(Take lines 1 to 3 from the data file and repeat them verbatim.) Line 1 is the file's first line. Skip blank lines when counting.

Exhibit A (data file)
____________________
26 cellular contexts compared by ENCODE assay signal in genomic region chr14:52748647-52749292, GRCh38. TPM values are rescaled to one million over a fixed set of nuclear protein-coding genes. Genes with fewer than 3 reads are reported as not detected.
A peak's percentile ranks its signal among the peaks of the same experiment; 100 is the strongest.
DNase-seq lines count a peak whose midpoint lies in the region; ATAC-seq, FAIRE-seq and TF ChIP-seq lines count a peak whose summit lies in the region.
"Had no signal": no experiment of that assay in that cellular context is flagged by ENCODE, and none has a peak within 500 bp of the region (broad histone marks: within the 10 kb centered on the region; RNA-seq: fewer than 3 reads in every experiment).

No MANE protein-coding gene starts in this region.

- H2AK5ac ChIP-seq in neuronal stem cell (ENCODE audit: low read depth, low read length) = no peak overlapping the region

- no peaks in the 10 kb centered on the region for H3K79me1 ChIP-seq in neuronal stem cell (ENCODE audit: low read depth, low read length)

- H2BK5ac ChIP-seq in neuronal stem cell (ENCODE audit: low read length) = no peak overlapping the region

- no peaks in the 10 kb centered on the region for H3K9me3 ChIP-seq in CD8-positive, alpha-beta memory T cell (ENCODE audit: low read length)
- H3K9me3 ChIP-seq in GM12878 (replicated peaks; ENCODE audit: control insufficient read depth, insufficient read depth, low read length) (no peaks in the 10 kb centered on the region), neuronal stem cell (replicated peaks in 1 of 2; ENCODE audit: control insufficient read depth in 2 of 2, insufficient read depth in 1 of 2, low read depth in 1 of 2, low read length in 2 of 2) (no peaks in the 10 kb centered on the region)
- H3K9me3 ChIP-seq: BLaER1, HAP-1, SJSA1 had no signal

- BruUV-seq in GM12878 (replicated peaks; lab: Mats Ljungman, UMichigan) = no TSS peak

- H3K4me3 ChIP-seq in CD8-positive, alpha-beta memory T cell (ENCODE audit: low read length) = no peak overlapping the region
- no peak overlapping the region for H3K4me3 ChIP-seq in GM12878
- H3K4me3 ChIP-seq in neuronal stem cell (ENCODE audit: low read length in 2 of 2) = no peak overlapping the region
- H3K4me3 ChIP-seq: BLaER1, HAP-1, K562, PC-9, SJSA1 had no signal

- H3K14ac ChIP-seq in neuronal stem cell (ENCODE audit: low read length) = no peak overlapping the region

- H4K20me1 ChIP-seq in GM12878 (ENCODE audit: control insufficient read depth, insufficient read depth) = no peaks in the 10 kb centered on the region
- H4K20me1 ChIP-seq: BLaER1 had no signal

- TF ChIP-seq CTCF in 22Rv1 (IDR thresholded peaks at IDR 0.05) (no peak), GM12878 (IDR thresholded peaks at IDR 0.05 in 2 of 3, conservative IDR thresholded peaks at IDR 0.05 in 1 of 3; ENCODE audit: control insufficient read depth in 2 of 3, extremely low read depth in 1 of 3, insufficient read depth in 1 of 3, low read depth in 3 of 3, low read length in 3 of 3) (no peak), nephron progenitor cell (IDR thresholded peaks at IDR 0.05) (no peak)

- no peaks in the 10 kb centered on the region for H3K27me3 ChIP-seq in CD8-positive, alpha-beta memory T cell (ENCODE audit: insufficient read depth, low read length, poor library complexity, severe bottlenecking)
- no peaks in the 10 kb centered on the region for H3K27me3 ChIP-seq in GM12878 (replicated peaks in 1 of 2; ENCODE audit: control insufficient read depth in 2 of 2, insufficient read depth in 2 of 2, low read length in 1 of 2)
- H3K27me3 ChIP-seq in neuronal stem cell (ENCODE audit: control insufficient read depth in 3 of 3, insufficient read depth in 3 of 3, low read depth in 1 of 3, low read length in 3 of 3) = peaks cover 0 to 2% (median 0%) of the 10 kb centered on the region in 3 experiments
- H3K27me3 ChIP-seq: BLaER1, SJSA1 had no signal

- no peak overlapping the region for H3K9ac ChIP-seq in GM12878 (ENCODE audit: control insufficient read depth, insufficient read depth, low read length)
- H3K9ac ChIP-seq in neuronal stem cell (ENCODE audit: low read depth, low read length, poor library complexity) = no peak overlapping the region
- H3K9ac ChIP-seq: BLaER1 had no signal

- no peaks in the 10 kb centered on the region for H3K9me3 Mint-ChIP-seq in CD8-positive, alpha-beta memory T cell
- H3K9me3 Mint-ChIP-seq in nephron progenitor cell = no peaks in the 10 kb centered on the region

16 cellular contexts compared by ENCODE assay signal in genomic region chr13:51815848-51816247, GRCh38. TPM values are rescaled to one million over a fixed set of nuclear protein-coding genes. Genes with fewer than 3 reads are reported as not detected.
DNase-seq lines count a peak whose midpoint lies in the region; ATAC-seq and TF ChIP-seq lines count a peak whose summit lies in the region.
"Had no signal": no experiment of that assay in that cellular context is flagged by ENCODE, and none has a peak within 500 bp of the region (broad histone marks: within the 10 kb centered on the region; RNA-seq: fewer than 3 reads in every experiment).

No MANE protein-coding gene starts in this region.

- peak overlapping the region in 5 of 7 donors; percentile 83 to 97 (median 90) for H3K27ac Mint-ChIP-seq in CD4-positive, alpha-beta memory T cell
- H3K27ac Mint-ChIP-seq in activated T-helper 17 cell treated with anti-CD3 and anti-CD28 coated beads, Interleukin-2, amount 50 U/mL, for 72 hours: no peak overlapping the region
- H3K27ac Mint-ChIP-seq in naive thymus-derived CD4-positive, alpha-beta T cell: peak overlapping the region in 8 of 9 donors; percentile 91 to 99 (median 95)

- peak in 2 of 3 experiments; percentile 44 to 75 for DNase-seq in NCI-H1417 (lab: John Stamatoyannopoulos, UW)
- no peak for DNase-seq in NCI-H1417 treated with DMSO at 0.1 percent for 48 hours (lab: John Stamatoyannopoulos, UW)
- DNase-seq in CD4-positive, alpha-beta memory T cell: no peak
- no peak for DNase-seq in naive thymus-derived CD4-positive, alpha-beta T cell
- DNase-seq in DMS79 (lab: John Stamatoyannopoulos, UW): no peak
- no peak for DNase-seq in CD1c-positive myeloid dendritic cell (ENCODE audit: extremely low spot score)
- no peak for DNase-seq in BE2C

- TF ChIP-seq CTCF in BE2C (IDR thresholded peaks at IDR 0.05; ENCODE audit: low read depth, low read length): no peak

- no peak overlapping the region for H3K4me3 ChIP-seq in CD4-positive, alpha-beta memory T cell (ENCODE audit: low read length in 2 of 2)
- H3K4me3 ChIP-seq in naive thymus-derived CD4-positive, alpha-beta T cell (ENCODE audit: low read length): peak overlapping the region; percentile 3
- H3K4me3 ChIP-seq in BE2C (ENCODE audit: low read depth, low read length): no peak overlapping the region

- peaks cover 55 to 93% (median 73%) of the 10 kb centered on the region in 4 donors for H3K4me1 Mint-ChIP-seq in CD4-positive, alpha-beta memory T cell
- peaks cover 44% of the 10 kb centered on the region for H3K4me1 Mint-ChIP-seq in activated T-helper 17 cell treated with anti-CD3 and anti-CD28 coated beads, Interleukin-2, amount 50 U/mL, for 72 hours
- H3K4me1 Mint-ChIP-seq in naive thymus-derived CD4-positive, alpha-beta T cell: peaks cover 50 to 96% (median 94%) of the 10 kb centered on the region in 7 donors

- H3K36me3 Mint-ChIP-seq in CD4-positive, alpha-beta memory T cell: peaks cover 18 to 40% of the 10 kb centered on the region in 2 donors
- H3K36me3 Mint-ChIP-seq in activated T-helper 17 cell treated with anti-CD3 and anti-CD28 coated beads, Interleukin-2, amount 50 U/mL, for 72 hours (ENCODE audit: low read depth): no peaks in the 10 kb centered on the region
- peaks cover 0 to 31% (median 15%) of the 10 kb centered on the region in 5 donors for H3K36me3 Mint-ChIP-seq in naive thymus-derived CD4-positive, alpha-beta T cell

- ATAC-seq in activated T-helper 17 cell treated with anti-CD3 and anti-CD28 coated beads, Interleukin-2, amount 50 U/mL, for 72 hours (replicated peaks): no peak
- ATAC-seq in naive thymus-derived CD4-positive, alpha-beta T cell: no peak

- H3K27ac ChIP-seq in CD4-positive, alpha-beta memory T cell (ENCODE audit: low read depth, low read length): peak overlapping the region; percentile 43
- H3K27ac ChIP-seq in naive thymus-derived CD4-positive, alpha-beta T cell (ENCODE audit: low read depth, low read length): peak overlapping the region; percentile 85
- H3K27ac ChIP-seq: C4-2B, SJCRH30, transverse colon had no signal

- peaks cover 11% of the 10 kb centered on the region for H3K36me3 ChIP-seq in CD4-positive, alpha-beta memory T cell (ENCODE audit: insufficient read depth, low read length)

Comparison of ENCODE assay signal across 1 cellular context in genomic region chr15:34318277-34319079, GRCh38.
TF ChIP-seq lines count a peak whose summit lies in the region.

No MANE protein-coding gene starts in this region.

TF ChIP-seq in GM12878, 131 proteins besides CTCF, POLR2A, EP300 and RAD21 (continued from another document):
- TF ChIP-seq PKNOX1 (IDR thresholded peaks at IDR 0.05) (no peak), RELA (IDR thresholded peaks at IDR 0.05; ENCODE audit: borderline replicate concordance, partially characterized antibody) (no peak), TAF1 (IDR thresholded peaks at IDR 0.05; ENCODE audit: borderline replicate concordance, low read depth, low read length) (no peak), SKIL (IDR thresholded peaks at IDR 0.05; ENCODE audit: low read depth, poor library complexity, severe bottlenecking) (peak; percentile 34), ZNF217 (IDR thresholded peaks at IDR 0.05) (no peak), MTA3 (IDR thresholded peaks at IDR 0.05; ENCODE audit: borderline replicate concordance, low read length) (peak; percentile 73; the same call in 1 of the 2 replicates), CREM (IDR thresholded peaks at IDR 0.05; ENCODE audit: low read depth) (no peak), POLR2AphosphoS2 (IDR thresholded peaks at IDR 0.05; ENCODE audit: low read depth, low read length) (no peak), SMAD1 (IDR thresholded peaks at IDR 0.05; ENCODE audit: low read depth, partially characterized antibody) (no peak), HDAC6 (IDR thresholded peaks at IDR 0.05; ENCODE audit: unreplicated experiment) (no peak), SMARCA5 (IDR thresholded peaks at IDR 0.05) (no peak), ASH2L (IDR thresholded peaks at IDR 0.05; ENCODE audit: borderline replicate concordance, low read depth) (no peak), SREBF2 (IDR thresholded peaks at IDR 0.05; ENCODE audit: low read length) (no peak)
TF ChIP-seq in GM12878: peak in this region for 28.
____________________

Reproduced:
26 cellular contexts compared by ENCODE assay signal in genomic region chr14:52748647-52749292, GRCh38. TPM values are rescaled to one million over a fixed set of nuclear protein-coding genes. Genes with fewer than 3 reads are reported as not detected.
A peak's percentile ranks its signal among the peaks of the same experiment; 100 is the strongest.
DNase-seq lines count a peak whose midpoint lies in the region; ATAC-seq, FAIRE-seq and TF ChIP-seq lines count a peak whose summit lies in the region.